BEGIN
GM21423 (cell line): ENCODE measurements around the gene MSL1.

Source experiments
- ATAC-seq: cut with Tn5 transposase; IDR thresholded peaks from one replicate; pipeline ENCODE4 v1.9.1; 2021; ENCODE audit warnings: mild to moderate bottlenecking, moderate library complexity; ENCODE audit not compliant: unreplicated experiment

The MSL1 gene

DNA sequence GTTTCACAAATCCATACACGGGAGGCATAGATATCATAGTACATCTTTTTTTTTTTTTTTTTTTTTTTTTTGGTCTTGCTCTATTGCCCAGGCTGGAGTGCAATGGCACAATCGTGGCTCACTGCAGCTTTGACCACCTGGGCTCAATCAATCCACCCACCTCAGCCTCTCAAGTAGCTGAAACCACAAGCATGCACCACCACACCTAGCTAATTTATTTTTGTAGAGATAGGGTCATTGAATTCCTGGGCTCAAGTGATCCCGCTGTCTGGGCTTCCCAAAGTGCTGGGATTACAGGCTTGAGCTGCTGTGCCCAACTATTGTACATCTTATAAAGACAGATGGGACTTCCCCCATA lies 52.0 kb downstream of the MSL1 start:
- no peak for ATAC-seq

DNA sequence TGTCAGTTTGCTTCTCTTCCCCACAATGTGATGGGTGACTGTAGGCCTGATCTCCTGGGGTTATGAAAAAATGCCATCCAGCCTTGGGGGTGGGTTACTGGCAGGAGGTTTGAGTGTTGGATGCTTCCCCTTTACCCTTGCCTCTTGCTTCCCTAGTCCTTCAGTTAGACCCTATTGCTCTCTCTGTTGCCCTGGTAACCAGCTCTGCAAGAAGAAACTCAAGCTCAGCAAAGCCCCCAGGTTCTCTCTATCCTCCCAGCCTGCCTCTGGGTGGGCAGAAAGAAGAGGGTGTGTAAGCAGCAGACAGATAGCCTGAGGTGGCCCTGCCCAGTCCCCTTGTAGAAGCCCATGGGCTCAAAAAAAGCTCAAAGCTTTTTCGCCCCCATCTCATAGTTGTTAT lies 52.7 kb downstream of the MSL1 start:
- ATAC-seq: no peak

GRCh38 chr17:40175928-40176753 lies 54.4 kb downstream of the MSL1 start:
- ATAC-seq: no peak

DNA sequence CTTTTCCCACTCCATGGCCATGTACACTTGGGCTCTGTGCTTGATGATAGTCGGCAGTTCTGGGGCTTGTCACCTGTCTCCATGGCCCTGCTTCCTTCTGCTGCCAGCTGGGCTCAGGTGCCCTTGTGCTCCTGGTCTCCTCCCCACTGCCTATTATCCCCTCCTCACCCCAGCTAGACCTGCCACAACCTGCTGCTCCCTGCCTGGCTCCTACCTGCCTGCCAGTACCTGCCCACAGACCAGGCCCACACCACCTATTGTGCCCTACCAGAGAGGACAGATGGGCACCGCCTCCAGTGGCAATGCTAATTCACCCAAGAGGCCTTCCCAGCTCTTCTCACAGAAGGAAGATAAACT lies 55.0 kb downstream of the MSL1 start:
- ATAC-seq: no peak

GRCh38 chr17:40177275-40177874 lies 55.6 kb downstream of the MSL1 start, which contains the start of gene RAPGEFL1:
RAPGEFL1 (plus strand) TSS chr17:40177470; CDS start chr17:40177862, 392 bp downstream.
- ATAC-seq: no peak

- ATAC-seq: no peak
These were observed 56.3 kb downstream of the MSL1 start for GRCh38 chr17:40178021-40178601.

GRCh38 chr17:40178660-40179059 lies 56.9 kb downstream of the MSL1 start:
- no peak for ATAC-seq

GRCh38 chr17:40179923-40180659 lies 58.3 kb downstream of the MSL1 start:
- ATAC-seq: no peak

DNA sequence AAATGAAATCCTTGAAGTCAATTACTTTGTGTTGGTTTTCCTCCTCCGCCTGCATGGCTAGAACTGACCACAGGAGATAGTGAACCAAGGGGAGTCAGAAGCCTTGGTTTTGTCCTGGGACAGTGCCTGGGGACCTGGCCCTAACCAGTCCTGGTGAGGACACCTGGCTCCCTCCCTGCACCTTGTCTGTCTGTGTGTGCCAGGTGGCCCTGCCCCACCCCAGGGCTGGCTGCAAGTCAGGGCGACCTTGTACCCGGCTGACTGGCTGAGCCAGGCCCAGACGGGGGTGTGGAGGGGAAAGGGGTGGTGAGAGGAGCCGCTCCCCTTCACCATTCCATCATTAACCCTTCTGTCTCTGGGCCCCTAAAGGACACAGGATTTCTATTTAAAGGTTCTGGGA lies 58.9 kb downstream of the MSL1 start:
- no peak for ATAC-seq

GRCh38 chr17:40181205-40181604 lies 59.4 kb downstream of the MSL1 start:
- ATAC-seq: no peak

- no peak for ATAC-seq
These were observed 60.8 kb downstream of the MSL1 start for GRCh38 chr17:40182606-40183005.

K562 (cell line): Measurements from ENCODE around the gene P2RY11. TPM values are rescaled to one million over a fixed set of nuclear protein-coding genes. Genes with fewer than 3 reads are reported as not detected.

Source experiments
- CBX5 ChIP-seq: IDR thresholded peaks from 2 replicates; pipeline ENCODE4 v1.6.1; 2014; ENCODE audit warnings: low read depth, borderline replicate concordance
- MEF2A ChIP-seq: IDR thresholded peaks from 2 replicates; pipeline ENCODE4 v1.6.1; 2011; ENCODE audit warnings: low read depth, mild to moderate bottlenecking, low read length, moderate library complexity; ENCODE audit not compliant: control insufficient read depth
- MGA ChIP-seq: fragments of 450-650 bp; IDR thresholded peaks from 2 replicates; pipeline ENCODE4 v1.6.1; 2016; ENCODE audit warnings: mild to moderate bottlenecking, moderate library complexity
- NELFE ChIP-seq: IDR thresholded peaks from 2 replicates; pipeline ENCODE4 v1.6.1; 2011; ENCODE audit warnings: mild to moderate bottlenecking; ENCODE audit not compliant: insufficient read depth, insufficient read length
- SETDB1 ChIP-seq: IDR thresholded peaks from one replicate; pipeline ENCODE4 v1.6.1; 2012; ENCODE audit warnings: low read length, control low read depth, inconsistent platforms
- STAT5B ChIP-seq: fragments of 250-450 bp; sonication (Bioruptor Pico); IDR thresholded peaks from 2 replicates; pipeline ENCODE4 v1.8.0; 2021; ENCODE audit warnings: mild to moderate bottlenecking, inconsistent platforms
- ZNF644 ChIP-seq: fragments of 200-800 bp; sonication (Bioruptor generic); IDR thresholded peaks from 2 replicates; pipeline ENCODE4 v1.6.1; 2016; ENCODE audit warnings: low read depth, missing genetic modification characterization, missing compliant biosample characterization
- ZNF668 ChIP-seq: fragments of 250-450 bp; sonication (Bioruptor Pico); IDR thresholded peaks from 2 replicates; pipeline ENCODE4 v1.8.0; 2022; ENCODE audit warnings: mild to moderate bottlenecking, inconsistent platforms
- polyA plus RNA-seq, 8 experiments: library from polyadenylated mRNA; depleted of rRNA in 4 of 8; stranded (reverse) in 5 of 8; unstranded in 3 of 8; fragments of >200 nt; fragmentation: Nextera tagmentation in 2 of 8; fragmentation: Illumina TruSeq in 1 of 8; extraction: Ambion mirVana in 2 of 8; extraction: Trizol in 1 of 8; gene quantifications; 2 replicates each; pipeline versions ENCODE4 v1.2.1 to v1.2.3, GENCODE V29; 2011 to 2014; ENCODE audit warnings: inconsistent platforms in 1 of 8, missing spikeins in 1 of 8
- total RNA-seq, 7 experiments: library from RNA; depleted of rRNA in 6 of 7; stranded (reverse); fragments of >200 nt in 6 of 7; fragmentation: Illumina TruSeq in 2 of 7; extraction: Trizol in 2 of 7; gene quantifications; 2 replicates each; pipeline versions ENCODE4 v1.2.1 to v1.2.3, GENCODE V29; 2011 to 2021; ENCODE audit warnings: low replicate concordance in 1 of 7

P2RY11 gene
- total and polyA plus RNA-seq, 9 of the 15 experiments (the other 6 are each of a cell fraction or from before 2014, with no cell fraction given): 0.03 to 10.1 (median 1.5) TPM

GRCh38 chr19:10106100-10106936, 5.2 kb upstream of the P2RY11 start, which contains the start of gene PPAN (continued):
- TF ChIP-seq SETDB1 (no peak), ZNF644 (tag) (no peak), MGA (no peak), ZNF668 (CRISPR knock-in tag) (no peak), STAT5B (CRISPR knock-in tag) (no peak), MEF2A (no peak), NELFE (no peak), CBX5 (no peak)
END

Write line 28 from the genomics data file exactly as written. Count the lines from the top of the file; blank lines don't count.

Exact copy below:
K562 (cell line): Measurements from ENCODE around the gene P2RY11. TPM values are rescaled to one million over a fixed set of nuclear protein-coding genes. Genes with fewer than 3 reads are reported as not detected.